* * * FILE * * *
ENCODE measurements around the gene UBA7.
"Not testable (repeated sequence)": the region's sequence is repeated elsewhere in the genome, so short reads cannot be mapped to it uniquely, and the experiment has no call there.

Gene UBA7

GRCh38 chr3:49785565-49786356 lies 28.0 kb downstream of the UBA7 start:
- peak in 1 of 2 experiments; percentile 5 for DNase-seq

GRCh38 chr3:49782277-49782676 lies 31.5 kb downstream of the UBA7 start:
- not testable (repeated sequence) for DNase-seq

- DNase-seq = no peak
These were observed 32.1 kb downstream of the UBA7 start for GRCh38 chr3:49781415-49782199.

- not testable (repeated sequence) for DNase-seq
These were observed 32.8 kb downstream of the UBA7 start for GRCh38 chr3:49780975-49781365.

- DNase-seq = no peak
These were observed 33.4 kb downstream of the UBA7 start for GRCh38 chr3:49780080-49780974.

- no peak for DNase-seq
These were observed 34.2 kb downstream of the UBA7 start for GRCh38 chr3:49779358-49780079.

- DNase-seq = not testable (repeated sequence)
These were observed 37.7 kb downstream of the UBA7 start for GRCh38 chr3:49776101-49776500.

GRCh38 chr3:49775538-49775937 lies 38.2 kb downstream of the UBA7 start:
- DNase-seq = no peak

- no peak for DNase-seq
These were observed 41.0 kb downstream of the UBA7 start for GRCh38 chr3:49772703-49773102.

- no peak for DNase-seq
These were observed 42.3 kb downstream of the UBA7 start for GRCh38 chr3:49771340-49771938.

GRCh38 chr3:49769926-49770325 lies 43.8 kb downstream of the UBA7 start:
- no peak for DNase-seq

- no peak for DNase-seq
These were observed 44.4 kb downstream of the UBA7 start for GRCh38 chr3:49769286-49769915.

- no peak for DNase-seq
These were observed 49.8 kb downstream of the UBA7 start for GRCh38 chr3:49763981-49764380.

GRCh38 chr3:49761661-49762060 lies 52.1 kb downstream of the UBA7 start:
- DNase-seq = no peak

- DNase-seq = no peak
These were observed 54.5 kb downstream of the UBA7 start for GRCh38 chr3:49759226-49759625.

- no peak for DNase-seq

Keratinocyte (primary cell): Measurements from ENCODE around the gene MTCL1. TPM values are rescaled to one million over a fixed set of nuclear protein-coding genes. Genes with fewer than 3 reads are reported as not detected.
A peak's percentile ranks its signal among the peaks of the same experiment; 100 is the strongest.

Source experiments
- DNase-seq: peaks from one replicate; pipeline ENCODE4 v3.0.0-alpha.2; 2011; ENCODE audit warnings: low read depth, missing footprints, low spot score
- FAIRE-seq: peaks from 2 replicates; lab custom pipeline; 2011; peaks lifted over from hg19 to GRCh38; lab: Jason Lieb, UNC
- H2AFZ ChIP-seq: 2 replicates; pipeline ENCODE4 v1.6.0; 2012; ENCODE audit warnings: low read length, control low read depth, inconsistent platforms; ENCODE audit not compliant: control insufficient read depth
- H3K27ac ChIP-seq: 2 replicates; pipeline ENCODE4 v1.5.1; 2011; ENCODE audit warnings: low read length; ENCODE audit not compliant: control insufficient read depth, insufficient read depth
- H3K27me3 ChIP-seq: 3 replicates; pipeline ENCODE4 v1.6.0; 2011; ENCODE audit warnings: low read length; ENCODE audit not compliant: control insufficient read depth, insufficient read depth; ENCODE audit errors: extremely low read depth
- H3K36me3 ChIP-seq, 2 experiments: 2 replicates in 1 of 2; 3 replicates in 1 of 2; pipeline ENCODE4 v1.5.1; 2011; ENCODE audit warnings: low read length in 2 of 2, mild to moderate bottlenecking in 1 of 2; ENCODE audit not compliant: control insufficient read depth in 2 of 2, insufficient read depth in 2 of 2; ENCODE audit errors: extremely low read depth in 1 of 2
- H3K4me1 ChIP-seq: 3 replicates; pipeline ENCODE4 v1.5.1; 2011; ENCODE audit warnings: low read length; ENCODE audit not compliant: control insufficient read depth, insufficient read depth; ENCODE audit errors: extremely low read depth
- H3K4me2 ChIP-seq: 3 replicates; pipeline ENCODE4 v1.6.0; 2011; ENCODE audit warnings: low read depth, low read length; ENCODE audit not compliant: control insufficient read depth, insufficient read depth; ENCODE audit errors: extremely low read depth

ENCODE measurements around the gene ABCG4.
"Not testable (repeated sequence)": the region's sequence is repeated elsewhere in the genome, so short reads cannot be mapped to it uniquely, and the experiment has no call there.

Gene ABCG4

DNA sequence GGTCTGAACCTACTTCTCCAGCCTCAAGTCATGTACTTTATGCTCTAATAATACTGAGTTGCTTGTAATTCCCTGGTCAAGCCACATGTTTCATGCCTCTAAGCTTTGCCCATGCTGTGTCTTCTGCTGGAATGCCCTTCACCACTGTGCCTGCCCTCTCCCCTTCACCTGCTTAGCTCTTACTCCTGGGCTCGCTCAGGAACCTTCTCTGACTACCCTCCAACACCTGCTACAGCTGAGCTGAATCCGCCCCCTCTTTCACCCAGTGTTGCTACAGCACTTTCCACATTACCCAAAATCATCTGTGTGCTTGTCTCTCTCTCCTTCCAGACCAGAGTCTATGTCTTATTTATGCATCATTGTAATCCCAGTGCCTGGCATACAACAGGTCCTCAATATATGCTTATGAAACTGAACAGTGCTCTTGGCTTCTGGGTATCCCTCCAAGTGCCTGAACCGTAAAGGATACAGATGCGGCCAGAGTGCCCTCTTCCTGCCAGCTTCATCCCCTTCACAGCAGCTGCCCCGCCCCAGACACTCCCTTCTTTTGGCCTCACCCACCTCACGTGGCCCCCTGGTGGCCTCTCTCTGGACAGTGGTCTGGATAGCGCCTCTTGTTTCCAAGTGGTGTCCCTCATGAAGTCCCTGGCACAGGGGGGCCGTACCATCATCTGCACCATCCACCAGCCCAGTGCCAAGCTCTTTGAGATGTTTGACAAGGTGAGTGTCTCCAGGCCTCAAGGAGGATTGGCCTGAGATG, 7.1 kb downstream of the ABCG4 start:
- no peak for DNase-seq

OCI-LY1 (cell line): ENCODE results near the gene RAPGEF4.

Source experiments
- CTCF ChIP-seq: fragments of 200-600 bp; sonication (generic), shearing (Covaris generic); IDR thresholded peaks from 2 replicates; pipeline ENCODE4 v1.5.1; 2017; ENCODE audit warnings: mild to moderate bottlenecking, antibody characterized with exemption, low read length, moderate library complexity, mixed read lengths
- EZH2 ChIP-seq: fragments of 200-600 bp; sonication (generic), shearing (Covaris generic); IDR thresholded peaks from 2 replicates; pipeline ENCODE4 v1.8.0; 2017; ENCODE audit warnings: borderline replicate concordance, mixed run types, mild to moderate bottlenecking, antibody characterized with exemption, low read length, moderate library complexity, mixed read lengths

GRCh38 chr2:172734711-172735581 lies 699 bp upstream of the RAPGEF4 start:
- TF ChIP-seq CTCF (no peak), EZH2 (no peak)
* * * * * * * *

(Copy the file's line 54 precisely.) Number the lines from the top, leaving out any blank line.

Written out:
- EZH2 ChIP-seq: fragments of 200-600 bp; sonication (generic), shearing (Covaris generic); IDR thresholded peaks from 2 replicates; pipeline ENCODE4 v1.8.0; 2017; ENCODE audit warnings: borderline replicate concordance, mixed run types, mild to moderate bottlenecking, antibody characterized with exemption, low read length, moderate library complexity, mixed read lengths